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Thursday, 31 January 2013
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About the project
The Oxford English Dictionary is everywhere recognized as a comprehensive authority on the history of English from 1150 to the present day. Both literary and linguistic scholars, as well as many others, use the dictionary in order to find out more about words and their meanings, and to study and learn from the unrivalled stores of quotation evidence provided for the individual entries (drawn from literary and non-literary sources from the earliest days of English up to the present). In particular, OED's representation of language has crucially affected literary and linguistic understanding of how English has changed and developed, and of the contribution made to this process by individuals such as Chaucer, Shakespeare, Milton, and other major writers.

Yet we know remarkably little about the methodology and underlying editorial practices of this enormous 'engine of research' (a term first used of the dictionary by one of its publishers, Charles Cannan, in 1905). Although OED is a landmark in lexicography and provides a reference point for many sorts of language studies, it is itself comparatively little studied. By exploring and analysing OED's quotations and quotation sources, this research project seeks to illuminate the foundations of the dictionary's representation of the English language.

Initial results indicates the range of topics under investigation: the OED's variable coverage of sources and periods and its representation of eighteenth-century language and of female sources, the relationship between dictionaries and writers, and the progress of the revision of the OED currently underway in Oxford (OED3).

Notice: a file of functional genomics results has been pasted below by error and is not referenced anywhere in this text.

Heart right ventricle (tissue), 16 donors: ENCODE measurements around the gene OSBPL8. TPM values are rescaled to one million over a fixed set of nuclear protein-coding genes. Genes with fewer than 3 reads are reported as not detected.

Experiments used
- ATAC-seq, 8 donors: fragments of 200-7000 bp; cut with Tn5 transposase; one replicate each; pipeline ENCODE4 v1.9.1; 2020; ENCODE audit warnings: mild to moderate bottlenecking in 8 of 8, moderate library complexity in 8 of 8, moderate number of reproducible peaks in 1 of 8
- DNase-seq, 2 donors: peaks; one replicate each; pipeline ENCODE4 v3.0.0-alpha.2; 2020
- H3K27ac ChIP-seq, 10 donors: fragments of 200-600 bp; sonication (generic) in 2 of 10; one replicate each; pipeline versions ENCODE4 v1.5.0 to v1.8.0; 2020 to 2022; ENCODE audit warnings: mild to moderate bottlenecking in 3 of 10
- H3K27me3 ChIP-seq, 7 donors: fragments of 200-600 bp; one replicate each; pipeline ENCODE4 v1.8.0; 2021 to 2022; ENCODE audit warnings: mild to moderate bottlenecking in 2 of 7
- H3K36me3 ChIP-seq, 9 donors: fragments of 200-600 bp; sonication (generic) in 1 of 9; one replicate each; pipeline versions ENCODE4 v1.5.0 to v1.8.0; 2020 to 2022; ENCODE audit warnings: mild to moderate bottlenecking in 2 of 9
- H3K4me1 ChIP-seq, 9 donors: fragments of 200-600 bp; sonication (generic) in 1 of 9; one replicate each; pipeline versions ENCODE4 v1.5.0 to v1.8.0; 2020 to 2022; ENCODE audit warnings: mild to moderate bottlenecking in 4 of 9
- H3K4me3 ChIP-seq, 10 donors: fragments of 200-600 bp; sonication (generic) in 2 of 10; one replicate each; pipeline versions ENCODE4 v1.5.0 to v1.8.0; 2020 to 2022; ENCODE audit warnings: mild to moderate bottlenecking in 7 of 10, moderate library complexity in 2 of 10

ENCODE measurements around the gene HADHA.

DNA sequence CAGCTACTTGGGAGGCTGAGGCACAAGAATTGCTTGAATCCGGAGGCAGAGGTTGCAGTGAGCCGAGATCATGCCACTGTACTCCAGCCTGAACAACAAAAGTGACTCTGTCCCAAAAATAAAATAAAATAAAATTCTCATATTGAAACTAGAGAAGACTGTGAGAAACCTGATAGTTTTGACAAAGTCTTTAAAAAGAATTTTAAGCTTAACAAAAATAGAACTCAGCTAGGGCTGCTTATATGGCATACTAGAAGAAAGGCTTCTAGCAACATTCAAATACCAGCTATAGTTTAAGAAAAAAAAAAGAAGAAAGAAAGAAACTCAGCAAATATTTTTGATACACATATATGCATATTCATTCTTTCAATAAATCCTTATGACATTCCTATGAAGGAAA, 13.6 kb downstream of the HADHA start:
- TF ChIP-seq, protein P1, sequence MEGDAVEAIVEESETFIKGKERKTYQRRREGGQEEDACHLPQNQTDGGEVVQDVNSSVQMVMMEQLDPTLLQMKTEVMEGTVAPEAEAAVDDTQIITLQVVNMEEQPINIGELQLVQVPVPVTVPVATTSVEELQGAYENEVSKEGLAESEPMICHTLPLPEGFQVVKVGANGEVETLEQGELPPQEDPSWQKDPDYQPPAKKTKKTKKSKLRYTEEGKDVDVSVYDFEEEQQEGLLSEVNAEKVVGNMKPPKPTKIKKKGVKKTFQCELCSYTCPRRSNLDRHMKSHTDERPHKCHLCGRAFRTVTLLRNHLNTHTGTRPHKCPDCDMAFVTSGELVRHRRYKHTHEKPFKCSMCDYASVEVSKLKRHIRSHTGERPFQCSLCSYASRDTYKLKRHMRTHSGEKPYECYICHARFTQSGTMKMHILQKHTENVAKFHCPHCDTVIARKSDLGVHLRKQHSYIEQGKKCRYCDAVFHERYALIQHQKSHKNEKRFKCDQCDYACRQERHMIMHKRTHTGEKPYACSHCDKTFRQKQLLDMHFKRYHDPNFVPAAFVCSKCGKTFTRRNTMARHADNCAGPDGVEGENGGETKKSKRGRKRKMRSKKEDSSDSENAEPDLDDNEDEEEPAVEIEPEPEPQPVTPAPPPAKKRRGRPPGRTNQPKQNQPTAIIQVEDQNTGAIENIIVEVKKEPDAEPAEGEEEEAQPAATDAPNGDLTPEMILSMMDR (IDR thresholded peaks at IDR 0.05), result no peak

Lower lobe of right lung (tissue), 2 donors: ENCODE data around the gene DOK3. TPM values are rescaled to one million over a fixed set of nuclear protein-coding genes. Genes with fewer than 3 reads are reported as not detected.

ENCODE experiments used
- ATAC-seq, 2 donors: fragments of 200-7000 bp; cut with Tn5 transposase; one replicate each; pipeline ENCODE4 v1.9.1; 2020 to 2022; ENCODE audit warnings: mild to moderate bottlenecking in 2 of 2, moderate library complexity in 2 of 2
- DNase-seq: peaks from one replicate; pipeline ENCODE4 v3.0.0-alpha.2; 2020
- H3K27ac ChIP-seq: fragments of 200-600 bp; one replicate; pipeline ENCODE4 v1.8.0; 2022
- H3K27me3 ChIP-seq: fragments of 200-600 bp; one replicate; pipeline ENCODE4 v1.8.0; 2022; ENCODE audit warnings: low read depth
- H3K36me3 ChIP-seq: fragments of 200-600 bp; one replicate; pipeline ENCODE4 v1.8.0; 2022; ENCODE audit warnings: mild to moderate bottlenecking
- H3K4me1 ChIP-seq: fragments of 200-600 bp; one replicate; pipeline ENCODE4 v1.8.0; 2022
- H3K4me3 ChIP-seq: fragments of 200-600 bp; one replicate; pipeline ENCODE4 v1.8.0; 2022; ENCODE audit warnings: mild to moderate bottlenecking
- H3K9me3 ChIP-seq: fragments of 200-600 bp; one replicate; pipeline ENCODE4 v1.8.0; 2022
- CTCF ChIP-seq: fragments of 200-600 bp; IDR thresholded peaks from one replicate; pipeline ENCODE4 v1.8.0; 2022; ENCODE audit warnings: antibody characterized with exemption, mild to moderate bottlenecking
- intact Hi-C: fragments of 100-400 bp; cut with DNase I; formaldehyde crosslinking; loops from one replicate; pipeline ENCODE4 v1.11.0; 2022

In order to understand the role of quotations in OED, we look at two previous dictionaries which significantly influenced OED in this respect (Johnson and Richardson), and consider the intellectual climate in which the OED was produced.

The most recent addition to the site is a review of the re-launched OED Online (December 2012), which took down the online form of OED2: see pages beginning at OED editions, updates and revision (e.g. Re-launched OED Online).

We are also reviewing the history of OED's compilation in two main ways:
(1) tracing its accumulation of quotation evidence from 1857 onwards – in particular looking at OED's treatment of different periods, and 
(2) reproducing facsimiles of historical documents (with commentary as appropriate) marking the OED's path from inception to completion.
More recently, a section of the site dedicated to OED's treatment of literary quotation sources begins with a study of Auden's quotations in OED and will move on to Joyce and other authors. Work is also progressing on two other specific subjects:

  • a study of the language of selected eighteenth-century female authors and their representation in OED (on pages beginning here), supported over 2009 by the Leverhulme Trust

Further pages explain the different editions and stages of OED and how to search OED. We also include a full bibliography, a glossary of specialized terms, and a library of downloadable articles published by leading scholars in the field.

Our research is crucially dependent on the electronic form of the dictionary, OED Online (published by Oxford University Press), where more information about the OED may be found.

Note added in October 2011
The OED website changed radically in December 2010 (as reviewed here); most importantly, the electronic version of the unrevised OED (i.e. the second edition of 1989) was taken down so that users can no longer make systematic comparisons of the revised with the unrevised forms of the Dictionary - comparisons on which much of the analysis so far conducted by the Examining the OED project has been based. Our future analyses will therefore use different resources, currently under review (and possibly including consultation of electronic forms of OED2 at the private offices of OUP). 

Please use the site map or search function if you cannot find the information you are looking for. If you would like to be informed by email of updates and additions to the site, or to report any broken links, please contact us.

Importance of quotations
Aims and findings
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